‘Is it right that the director has turned me out in order to buy a diamond brooch? If I were rich, I should think of the good I could do. I should use my money; I should spend it in ways that would give work to others.

I should take a taxi instead of going in the street car. Perhaps the chauffeur would be glad to earn a little extra; he could buy something for his wife, for his children if he had any. I should employ a man who was out of work and in need. I should not be buying diamonds.’

‘However, you are not rich, and in spite of that you are occupying yourself with material considerations as seriously as if you had millions. If the director chooses to waste his life accumulating diamonds, need you waste yours for equally futile though different ends ? ’

‘It is not merely for myself,’ said Hans. ‘It is for all the others like me — for society. A deep community feeling is developing among us. From us it will spread to other classes, as in Russia.’

Herr Tetten laughed. ‘You mean that Russia is being Americanized. But are the workers in America any happier or better because they all have bathtubs and automobiles? Money and bathtubs are the twentieth-century model of golden calves. If I had a bathtub I should take it to the mountains and use it as a shelter when it rained.

‘ If men had always been so weak and sybaritic as you and others to-day, thinking only of themselves and their pockets, the human race would be known only through fossil remains. Intelligent beings adapt themselves to new conditions, and live their lives within them; they do not protest and demonstrate and play with words, dreaming of bathtubs and automobiles, forgetting the realities of life, the mystery of our appearance and disappearance in this world.

‘Suppose the bank director is unjust, does it help you in any way to talk and think about it?’

Hans Caspari shook his head. ‘It is all quite different,’ he said. ‘It is simply — quite different. You have a false picture of the world, Tetten. You are old-fashioned and out of date. No one thinks as you do to-day.’

’Is that any reason why I should not? I am perhaps right and the others wrong.’

Hans Caspari repeated: ‘It is all so different, Tetten. You are miles away from the problems of to-day.’


A law was passed that all salaries should be reduced on the first day of February. Hans Caspari’s bitterness increased in geometrical ratio. He figured that the bank director’s diamond brooch would have been equivalent to the salary reduction of his whole personnel for several weeks.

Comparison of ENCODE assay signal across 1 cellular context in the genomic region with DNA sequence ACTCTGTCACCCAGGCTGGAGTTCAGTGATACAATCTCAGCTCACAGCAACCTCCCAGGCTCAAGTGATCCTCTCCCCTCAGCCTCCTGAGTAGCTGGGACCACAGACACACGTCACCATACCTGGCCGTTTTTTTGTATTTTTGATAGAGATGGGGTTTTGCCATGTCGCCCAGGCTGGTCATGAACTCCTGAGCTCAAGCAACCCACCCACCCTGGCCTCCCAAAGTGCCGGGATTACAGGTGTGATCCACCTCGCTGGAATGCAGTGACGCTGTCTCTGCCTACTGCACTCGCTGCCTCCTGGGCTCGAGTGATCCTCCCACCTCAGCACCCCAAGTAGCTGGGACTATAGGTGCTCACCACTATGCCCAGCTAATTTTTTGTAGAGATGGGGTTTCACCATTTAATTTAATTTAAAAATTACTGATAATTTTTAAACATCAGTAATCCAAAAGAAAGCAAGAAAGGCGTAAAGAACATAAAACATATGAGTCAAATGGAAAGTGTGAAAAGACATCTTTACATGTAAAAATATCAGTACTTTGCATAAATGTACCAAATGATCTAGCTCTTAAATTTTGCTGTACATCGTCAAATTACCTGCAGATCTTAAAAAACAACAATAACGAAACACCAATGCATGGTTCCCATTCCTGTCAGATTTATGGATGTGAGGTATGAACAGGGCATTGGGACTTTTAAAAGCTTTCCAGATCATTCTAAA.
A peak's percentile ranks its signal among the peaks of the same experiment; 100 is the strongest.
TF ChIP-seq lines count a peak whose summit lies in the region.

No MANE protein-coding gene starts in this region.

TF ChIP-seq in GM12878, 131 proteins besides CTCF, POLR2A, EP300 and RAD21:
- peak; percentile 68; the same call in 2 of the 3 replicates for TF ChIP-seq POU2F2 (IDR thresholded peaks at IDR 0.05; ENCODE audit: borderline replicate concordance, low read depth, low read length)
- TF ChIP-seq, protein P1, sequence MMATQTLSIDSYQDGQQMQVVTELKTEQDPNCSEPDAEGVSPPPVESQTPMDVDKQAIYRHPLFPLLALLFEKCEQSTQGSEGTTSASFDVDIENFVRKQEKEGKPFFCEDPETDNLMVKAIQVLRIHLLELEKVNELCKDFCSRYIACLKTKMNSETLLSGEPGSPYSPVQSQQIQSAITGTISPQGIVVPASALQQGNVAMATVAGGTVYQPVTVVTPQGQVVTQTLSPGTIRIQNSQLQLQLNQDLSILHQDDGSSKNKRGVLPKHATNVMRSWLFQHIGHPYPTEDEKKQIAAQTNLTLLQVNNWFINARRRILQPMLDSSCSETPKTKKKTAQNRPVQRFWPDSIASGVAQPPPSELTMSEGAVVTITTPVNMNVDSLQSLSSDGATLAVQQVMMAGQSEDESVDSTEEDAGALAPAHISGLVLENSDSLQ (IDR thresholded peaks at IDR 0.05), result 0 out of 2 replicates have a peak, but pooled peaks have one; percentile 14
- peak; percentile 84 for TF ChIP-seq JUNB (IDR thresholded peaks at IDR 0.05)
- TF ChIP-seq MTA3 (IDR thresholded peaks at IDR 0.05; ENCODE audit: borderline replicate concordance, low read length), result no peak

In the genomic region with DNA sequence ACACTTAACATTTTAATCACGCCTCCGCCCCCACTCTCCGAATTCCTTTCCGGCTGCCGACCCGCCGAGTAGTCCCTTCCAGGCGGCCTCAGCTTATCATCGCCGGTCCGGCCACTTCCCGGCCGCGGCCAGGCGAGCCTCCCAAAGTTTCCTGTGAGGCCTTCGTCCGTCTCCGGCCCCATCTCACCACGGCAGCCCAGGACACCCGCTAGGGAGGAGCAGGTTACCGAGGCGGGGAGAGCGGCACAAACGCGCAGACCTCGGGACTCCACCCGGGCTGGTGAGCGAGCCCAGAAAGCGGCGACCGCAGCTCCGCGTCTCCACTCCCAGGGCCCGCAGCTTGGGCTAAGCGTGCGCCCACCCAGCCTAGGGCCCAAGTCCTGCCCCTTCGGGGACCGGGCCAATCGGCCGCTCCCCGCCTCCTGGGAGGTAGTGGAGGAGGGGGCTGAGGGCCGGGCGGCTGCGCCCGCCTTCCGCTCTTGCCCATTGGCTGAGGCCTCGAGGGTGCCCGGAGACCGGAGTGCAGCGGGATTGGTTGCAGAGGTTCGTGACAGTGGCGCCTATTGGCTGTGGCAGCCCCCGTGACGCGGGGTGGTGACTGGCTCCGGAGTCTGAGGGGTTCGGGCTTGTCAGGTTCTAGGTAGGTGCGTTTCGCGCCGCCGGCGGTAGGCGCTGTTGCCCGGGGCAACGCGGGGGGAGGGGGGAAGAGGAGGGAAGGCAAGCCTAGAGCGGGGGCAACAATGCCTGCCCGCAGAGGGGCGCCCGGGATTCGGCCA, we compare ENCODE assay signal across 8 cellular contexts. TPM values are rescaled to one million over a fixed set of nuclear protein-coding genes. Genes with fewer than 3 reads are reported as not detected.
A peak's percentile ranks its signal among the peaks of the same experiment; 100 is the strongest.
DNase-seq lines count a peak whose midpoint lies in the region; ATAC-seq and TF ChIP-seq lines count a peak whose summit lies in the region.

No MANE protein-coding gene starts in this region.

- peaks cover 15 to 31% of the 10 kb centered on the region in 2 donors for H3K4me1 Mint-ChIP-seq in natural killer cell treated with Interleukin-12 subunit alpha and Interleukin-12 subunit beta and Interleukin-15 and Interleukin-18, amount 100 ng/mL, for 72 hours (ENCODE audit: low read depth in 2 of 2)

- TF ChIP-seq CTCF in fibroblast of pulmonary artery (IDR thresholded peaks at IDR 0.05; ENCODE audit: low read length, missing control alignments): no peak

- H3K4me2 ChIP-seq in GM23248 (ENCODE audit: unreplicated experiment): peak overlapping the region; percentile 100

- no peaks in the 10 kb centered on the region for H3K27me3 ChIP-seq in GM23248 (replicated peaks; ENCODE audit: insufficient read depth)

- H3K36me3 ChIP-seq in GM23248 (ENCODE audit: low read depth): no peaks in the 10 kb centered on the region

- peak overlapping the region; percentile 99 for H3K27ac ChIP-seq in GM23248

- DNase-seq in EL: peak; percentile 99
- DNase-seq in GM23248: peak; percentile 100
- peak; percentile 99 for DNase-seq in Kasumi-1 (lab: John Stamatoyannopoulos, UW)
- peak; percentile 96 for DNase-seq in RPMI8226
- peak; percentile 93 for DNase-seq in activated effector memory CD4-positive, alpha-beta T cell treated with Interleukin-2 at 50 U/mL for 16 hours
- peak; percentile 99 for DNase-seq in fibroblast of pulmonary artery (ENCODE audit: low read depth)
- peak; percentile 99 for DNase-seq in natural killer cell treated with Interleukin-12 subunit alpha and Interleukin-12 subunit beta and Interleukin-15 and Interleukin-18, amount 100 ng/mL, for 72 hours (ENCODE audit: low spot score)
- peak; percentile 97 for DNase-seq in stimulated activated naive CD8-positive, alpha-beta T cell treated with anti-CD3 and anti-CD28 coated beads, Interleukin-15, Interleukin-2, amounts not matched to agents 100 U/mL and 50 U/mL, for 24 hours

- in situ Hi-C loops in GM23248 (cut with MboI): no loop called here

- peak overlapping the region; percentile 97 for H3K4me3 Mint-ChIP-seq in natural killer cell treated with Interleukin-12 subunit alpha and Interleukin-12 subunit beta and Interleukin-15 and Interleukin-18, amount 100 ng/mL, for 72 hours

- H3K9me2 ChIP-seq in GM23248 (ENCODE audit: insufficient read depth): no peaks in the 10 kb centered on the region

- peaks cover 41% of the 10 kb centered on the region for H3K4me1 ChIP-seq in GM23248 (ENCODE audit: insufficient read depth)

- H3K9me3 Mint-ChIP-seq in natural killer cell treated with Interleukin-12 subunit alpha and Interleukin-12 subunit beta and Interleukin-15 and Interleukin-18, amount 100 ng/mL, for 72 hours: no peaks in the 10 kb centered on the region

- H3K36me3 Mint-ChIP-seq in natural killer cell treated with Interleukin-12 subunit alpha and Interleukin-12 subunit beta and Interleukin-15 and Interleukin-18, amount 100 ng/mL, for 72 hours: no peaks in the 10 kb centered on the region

Herr Tetten laughed. ‘Why should you trouble yourself about a salary reduction when you have no salary? You should, on the contrary, be glad that the law cannot affect your salary. The 4 or 5 per cent of this reduction represents for us pure gain — a positive benefit has come to us from the economic crisis.'

Hans Caspari did not conceal his impatience with this lack of seriousness. With a rather curt good-bye, he left his friend. That evening he demonstrated in the Alexander-Platz, with fifty or sixty comrades, and his nose was broken by a policeman’s Indiarubber cudgel.

Herr Tetten sat shivering in his overcoat, before his typewriter, in the unheated studio. He had old woolen gloves on his hands, and a fur cap with earlaps on his head. In spite of this envelope of wool, his nose was red, and there were dark hollows under his eyes. But the blue light in his eyes was as hard and bright as steel, as the words leaped on to the white paper from the slender ends of the typewriter keys. He wrote: —

The wind sticks and stings —
I bite him back;
I give kiss for kiss and blow for blow.
The wind is a summer friend —
Shall I turn from him?
Cold was my forefather’s comrade —
Shall I forget,
Preferring stoves and heat-bearing pipes?
I hug the cold,
I warm the cold with my body’s warmth.
I am friends wdth wind and cold,
I whistle with the wind,
I sing in the cold —
I hammer against the world,
And God is with my hand.

The monotonous sounds of the street filtered occasionally into the silence of the studio. Herr Tetten did not hear the street, or even the nervous clickclack of his own typewriter. The blue light in his eyes came from another order of experience. He saw neither the bare walls of the studio, the festoon of cobwebs in the corner, the iron bed, nor the fireless stove; he looked beyond into another region willed by himself. The click-clack of the typewriter was the rhythm of his ecstasy and the measure of an inner harmony known only to himself.

The Great City beyond the door stirred and groaned as if in a dream. There were the muffled sounds of automobile horns, the clang of a street car, the voice of a newsboy hawking news of a catastrophe. The beggars writhed against the stones, old women offered their matches for ten pfennigs, the children of beggar mothers hid their faces in their mothers’ skirts and whimpered for cold.